I’ve seen some remarkable nonsense written about the foot. It’s like “OH wow, something to complain about”.  If the only reason not to buy this lens is the foot, then my advice would be trade in the camera gear and buy a set of golf-clubs. It is the same foot used on the 70-200 f/2.8 zoom.  I’ve owned three of them over the years, and not once has it worked itself loose, and those lenses travelled lots photographing car events.  If the user is so clumsy as to loosen it off then forget to tighten it, I don’t see that as a feature fault, I see that as incompetence!
    For my hand the end of the foot rests nicely on the edge of palm of my hand, and my fingers sit well just before the lenshood, near the programmable buttons (coming up soon). A good fit for me. I’ve used it without, and my preference is with the foot.  I’ve also no intention of buying third party Arca mount foots.  I simply don’t intend to ever put it on a tripod again. (Coming up soon).

    {Update Aug 2019}  I’ve since taken the foot off and popped a BlackRapid “Fastener Fr-5″, in the 1/4” hole.  Not a fan of BR, but I can attach an OP/Tech fastener and that works for me.
    I found not much difference with and without the foot, and its just one less thing to get caught  up when I’m cradling the lens while sitting down (think driving around the Treatment Plant)

  9. Programmable Buttons. 95% meet expectations. I use these a lot. Just wish they were a little bigger so my finger doesn’t need to hunt for them.  They can be set for a specific distance and the lens will return to that spot. About 30% of my use. Or programmed out of the D810 and D500 menus to do a range of activities. Mine is usually an AF function about 70% of the time.{Update August 2019}  I’ve since taken a big black ‘Sharpie’ marker and put a big “X” on the Lens Coat camo, just above each of the buttons.  Easy peasy to find now.
  10. Tripod use. Balances well with the D500 on a Wimberley.  If you can’t get it to balance on a Wimberley, then read the instructions. On the Markins Q20 that I use a lot, it’s a treat. But now, the problem is you have to take a lightweight lens, and sally forth into the field with a whacking great tripod. Don’t see the point.  End of discussion
  11. VR 100% of my expectations.  Image stabilisation is so much better implemented than on the 300mm f/4 PF. I found myself handholding at much slower speeds than I anticipated. See below.
    {edit Aug 2019} For Inflight, I usually turn VR off.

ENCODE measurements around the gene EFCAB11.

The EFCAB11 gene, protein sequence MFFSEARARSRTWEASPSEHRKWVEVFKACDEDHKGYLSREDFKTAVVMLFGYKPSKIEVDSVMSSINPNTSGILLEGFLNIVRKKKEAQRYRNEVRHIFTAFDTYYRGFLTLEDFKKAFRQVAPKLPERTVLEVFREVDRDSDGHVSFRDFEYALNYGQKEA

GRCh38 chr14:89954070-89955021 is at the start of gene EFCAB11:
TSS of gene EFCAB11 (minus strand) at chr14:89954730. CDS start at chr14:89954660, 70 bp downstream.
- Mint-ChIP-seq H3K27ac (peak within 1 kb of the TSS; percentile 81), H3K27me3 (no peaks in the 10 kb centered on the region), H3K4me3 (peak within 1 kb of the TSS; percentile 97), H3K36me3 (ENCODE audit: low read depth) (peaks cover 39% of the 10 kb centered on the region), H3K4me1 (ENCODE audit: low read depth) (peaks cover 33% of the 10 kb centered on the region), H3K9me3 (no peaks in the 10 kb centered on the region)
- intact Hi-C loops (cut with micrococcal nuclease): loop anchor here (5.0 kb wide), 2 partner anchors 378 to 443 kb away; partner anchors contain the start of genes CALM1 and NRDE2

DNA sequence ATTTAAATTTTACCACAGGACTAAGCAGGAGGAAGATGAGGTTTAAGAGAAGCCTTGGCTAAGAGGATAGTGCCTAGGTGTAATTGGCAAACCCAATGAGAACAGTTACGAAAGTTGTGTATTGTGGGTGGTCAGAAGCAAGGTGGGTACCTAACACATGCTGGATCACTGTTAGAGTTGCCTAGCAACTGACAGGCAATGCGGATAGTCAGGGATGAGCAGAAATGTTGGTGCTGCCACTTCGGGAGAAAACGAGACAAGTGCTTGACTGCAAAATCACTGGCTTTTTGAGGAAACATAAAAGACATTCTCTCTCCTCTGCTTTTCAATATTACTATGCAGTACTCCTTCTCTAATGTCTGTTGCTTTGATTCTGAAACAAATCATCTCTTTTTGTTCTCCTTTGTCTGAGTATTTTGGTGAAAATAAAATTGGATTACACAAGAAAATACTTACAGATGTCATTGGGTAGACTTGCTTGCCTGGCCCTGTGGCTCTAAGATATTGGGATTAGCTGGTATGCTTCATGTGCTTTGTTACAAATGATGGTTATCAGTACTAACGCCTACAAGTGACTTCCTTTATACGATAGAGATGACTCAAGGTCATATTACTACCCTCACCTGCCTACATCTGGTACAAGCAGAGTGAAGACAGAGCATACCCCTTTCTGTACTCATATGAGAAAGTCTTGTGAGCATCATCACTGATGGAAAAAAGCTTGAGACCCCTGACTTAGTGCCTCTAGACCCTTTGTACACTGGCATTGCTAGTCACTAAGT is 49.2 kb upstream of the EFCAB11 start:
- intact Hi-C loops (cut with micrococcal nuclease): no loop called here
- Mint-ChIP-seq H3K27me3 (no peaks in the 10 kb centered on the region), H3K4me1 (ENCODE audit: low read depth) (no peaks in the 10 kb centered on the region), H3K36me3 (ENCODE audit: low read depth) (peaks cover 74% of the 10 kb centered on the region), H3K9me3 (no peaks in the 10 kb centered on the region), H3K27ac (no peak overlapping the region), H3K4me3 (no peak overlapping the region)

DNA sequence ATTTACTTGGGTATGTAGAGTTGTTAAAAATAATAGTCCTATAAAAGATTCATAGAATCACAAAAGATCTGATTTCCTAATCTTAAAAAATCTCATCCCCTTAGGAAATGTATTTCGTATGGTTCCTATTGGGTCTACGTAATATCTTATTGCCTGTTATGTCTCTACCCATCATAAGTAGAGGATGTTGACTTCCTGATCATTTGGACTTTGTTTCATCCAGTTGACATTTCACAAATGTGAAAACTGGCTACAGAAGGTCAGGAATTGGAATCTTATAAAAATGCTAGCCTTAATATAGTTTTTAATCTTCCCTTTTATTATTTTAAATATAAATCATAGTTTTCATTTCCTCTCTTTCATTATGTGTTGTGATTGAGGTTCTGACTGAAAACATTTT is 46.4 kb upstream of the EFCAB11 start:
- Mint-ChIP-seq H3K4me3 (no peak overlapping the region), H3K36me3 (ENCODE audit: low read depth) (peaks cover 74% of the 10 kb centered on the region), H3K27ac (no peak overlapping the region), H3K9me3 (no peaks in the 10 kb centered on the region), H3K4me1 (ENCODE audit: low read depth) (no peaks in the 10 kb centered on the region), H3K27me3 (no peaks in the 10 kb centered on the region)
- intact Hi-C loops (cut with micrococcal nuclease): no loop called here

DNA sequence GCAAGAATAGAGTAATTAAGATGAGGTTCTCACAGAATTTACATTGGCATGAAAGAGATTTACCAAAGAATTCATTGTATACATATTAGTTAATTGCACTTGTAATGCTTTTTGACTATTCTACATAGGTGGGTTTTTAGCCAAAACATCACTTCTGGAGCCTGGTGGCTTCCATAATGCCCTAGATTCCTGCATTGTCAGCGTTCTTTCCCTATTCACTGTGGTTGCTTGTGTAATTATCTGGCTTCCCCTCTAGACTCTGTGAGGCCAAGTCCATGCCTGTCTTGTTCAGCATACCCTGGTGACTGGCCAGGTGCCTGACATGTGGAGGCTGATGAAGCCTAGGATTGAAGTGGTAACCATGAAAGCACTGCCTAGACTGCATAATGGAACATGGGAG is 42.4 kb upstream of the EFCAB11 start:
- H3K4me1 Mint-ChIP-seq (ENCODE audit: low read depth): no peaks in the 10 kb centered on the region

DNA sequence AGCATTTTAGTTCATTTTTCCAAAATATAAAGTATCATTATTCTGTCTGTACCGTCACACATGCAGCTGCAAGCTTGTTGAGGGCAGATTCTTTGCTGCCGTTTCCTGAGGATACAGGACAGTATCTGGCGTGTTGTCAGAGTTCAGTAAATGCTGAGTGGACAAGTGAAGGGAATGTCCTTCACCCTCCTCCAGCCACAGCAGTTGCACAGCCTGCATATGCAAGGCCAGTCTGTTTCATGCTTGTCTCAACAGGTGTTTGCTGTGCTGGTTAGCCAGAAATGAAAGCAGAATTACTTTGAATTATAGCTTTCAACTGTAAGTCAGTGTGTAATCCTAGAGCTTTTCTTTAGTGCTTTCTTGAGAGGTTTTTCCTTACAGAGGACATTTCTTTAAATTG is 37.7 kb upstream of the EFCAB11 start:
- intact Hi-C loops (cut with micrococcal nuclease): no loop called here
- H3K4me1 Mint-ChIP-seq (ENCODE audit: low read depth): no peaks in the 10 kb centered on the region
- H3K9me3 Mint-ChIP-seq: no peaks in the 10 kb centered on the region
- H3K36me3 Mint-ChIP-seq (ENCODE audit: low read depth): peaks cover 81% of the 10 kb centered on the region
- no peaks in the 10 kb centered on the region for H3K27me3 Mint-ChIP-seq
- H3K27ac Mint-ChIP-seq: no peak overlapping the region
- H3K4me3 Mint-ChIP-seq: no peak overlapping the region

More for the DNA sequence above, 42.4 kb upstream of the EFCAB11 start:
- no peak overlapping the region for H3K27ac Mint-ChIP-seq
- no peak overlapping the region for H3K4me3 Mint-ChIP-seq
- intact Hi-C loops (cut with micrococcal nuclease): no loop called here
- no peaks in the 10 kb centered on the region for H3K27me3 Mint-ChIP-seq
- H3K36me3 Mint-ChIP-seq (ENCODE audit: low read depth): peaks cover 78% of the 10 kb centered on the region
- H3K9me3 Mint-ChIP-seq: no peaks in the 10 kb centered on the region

I have a paranoia that the VR interferes with focus acquisition, and while it might only be a microsecond as the VR settles down, it just might be enough to move the focus from the eye, to a wingtip. Besides for inflight, (regardless of the lens I’m using), I want the fastest shutter speed I can get. Give me 1/8000 please.  No need for VR there.
  12. Lens Hood. Guess what!  100% meets expectations. It fits, it locks, it’s lightweight. And in my world. It goes on the lens, and is never removed. (except to clean the lens). I use a bag that fits the lens with the hood attached. (and its taped in position so doesn’t go wandering off on its own in the field.) That is the way all my lenses are fitted.
  13. What about Teleconverters. Met my expectations 100%, and perhaps exceeded them.
    The results with the TC 1.7, were what I expected. And I won’t be using it again with this lens any time soon, or later.
    Haven’t had a need to try the TC 2.0, but I know it will be slow to focus and that won’t work for me too well.
    {edit Aug 2019}  The TC 2.0 is really not workable. Hunts, even in good light. One, two, three strikes. You’re Out!
    The TC 1.7 is quite sharp, no problems, but again needs a bit of patience for focus. Won’t see me trying inflights that way any time soon. Or Later!
    With the TC 1.4 I found it needed some focus Fine Tune Adjustment.  Using the D500 in camera, it gave a result of -6.   When I tried it I found the focus position was just not right.  So I played around, and hit on +6. Can’t fault that.
    I often get asked about Teleconverters as if they will help get a pin-sharp shot of a duck on the far side of the lake.
    Nope.
    Here are 3 helpful points for that sort of shot. 1/ Learn to Swim, 2/ Buy a kayak, 3/ Develop better bush craft.
    TCs are best for giving a little bit of extra magnification closer up, say in the 15-30m range. After that for the birds I work with, both heat haze and tiny size make it impractical.
    Acquisition can be a bit ‘iffy’ in lower light.  And the tendency to hunt is always likely.  But it’s a solid performer once the focus is there. Side by side I doubt I could pick sharp, with and without the TC 1.4

Beginning to sound like a ‘fan boy’, so let’s see if some of this makes sense from my field experience.

This is the first image I made with the lens.
1/320 f5.6 ISO 400
Tai Chi Pigeon
Spotted Dove
Early morning overcast.